DHS Research: Cyber-Security Systems that Mimic Human Immune Response

DHS Research: Cyber-Security Systems that Mimic Human Immune Response
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A new interesting approach to deal with increasing cybersecurity sophistication threats and botnets. The solution looks similar to a network of autonomous AI agents collaborating for the same goal. Automating responses to cyber threats will provide an incomparable reactivity to national systems but will definitely need to be thoroughly tested to avoid unexpected and uncontrolled behavior.

“The U.S. Department of Homeland Security’s Bruce McConnell recently released a white paper that describes a healthy ecosystem of computers that work together to fight cyberthreats. McConnell says the first step to developing the ecosystem is creating a computer system that can automatically recognize and react to threats. However, a major obstacle to such a system is developing computers that can authenticate interactions, says Science Applications International Corp.’s Ross Hartman. He says researchers currently are studying new models of nature-inspired defenses as a way to protect computers from new threats. Hartman says that McConnell’s paper, “Enabling Distributed Security in Cyberspace: Building a Healthy and Resilient Cyber Ecosystem with Automated Collective Action,” is a positive response to rising threats and will lead to new innovations from cybersecurity experts.”

Here’s an excrept of the DHS article:

“This discussion paper explores the idea of a healthy, resilient – and fundamentally more secure – cyber ecosystem of the future, in which cyber participants, including cyber devices, are able to work together in near‐real time to anticipate and prevent cyber attacks, limit the spread of attacks across participating devices, minimize the consequences of attacks, and recover to a trusted state. In this future cyber ecosystem, security capabilities are built into cyber devices in a way that allows preventive and defensive courses of action to be coordinated within and among communities of devices. Power is distributed among participants, and near‐real time coordination is enabled by combining the innate and interoperable capabilities of individual devices with trusted information exchanges and shared, configurable policies.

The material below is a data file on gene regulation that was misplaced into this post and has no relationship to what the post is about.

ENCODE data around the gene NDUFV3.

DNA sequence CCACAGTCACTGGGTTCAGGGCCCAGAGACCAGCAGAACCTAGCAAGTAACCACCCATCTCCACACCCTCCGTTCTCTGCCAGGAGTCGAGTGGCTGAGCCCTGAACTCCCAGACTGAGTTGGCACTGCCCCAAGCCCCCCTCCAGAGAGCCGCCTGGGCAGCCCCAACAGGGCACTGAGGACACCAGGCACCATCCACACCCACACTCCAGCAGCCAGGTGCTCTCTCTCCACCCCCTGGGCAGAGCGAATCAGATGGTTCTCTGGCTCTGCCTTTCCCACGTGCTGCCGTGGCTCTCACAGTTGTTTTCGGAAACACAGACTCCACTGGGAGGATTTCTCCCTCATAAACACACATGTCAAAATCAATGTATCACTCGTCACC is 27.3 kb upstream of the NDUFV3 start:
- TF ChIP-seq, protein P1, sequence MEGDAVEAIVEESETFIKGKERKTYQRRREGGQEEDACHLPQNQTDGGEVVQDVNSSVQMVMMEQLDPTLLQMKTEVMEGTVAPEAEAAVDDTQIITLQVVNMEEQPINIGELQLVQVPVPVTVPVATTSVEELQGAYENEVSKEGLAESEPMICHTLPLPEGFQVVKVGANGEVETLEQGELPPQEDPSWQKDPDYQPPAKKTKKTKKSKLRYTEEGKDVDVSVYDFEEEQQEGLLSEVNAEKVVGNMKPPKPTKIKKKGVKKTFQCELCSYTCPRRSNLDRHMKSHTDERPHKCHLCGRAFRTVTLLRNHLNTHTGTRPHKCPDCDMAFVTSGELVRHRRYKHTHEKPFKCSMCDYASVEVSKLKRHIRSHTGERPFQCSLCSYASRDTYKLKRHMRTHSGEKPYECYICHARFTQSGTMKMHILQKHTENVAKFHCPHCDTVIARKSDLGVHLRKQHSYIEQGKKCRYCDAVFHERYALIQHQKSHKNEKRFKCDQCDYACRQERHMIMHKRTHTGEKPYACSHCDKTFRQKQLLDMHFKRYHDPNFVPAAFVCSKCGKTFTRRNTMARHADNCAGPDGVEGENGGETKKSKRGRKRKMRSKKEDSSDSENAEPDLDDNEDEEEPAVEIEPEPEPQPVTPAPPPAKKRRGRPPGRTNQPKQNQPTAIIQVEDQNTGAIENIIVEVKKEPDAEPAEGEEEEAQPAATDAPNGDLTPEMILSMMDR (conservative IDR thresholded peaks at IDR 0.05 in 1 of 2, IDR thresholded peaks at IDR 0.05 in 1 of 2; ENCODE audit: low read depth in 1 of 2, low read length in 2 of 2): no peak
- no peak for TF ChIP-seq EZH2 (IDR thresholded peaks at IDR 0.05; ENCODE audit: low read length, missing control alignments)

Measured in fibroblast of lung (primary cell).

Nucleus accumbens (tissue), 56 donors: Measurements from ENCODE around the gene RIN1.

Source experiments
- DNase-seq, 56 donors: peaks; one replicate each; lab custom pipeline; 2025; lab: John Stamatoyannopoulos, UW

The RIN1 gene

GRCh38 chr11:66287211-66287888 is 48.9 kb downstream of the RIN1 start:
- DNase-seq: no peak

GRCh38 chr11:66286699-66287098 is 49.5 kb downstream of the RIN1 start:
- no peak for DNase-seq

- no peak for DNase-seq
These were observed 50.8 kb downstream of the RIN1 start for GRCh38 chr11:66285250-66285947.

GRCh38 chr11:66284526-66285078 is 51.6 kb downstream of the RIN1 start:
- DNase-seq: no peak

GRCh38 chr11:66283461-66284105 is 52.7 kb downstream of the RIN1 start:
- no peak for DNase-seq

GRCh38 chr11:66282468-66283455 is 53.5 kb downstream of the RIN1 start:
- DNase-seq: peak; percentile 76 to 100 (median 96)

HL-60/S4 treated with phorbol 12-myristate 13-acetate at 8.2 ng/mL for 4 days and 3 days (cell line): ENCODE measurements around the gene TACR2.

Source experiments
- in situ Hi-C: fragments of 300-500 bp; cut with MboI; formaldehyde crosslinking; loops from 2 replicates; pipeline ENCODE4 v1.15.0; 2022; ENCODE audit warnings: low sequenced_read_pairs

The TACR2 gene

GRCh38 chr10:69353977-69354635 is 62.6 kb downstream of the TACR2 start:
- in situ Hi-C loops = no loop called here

To illuminate such a cyber ecosystem in action, one might look at today’s practice known as “continuous monitoring,” in which system managers use a variety of software products to automatically detect and report known security vulnerabilities in network nodes. In some cases, system managers further configure their systems to automatically remediate detected security deficiencies. To offer an analogy, continuous monitoring is to a healthy cyber ecosystem as smoke detectors and sprinkler systems are to a “smart” building.

At the other end of sophistication in the orderly management of a complex system, we draw inspiration from the human body’s immune system. To paint a picture that mirrors the body’s ability to defend itself is complex. It might include layered defenses and countermeasures that work in tandem; specialized roles; powerful methods for rapidly identifying attackers; surge capabilities; and the ability to learn and rapidly adapt. A companion analogy may be made to the public health system and the Centers for Disease Control and Prevention (CDC). Here, cyber equivalent functions might include threat and incident watch, data dissemination, threat analysis, intervention recommendations, and coordination of preventive actions.

Automation is one of three interdependent building blocks of a healthy cyber ecosystem, along with interoperability and authentication. Automation can increase speed of action, optimize decision making, and ease adoption of new security solutions. A healthy cyber ecosystem might employ an automation strategy of fixed, local defenses supported by mobile and global defenses at multiple levels. Such a strategy could enable the cyber ecosystem to sustain itself.”

Source: ACM TechNews and The Department of Homeland Security

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